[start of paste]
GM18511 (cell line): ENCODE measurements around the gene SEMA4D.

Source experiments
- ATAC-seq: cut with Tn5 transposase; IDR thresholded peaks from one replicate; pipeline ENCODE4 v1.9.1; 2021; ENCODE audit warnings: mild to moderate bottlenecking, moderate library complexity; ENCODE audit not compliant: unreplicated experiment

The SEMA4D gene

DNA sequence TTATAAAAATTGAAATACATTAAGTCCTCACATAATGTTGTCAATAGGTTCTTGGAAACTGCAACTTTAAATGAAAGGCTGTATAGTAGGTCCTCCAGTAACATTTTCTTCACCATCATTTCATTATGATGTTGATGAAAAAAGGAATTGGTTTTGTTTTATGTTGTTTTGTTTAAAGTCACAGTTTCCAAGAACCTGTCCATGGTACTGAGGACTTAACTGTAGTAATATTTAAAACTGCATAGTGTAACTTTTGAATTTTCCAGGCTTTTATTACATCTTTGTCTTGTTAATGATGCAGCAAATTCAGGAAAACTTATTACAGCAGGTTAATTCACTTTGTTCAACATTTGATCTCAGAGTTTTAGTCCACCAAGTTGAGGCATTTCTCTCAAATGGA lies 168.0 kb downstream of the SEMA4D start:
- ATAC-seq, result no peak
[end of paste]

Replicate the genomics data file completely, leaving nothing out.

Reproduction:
GM18511 (cell line): ENCODE measurements around the gene SEMA4D.

Source experiments
- ATAC-seq: cut with Tn5 transposase; IDR thresholded peaks from one replicate; pipeline ENCODE4 v1.9.1; 2021; ENCODE audit warnings: mild to moderate bottlenecking, moderate library complexity; ENCODE audit not compliant: unreplicated experiment

The SEMA4D gene

DNA sequence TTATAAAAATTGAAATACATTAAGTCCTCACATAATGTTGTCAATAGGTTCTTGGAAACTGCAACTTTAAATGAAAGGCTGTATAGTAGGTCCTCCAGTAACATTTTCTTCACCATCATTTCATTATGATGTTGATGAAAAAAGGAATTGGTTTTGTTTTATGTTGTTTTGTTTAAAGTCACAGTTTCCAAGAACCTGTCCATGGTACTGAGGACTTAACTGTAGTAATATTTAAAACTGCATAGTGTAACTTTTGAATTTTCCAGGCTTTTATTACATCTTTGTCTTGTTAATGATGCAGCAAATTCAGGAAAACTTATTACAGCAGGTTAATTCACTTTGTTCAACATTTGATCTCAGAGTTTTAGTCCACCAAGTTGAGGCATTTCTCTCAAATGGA lies 168.0 kb downstream of the SEMA4D start:
- ATAC-seq, result no peak